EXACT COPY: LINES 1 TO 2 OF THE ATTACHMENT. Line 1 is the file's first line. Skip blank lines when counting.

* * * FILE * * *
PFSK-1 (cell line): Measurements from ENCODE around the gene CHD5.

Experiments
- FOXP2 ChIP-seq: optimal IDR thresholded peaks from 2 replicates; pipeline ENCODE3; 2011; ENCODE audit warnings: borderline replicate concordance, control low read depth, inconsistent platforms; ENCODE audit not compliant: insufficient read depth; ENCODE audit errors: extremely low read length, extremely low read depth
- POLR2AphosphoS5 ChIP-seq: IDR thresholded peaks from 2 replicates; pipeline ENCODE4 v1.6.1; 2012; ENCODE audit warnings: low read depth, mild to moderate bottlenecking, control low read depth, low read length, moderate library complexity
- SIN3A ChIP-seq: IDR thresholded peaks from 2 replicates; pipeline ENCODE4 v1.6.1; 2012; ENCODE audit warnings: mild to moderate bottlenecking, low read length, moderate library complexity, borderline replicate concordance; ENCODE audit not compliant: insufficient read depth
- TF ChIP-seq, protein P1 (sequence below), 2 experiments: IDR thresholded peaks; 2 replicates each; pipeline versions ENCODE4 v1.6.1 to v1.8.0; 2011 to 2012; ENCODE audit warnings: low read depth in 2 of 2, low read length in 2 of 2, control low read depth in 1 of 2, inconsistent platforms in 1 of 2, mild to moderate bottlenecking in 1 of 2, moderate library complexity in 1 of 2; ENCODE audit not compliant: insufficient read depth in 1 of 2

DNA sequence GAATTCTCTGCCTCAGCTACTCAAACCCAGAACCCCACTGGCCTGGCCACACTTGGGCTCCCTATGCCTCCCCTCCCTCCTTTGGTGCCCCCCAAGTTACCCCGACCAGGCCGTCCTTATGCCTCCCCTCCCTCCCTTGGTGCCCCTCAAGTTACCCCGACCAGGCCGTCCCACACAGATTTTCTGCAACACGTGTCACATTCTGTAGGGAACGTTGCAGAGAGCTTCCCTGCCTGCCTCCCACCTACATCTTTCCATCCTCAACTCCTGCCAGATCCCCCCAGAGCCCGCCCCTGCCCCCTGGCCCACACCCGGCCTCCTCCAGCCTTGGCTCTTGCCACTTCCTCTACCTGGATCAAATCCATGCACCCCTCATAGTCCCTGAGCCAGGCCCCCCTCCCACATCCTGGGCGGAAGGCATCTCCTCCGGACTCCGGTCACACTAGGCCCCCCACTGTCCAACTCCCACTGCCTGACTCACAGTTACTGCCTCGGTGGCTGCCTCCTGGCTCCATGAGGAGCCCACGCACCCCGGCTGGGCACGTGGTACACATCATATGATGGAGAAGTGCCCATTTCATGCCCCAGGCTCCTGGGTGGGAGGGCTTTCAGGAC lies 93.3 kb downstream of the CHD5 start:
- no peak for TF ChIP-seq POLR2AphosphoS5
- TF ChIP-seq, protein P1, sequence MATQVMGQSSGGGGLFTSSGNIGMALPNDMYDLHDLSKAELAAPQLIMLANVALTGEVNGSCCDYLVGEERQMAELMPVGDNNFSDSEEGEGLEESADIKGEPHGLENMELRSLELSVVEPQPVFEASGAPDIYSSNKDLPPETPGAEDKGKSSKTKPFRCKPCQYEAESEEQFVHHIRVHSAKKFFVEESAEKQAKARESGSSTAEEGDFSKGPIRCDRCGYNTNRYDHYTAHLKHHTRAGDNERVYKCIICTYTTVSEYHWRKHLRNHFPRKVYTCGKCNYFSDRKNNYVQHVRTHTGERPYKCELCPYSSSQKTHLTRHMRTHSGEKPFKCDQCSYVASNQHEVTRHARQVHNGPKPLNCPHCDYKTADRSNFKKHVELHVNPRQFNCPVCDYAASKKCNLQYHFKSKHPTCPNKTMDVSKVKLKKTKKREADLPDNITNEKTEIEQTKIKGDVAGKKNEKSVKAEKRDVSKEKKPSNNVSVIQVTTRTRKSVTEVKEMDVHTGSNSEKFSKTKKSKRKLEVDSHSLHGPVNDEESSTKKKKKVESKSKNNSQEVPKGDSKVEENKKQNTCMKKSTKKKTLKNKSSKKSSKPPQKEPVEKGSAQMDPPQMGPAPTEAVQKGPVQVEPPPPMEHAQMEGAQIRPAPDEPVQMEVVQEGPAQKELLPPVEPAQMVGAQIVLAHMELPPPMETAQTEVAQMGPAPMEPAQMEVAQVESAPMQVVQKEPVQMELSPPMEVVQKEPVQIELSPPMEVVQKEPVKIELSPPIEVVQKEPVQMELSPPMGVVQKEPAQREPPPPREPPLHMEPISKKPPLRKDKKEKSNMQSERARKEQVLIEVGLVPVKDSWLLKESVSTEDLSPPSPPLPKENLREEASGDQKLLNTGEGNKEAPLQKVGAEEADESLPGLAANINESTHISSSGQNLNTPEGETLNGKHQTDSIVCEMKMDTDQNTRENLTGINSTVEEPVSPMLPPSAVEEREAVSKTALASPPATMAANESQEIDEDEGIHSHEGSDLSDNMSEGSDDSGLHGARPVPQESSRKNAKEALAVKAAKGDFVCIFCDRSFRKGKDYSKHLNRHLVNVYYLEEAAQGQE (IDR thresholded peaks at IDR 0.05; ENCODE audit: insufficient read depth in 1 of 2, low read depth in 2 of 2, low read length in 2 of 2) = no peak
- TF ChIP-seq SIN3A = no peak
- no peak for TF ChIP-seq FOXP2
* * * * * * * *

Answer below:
PFSK-1 (cell line): Measurements from ENCODE around the gene CHD5.

Experiments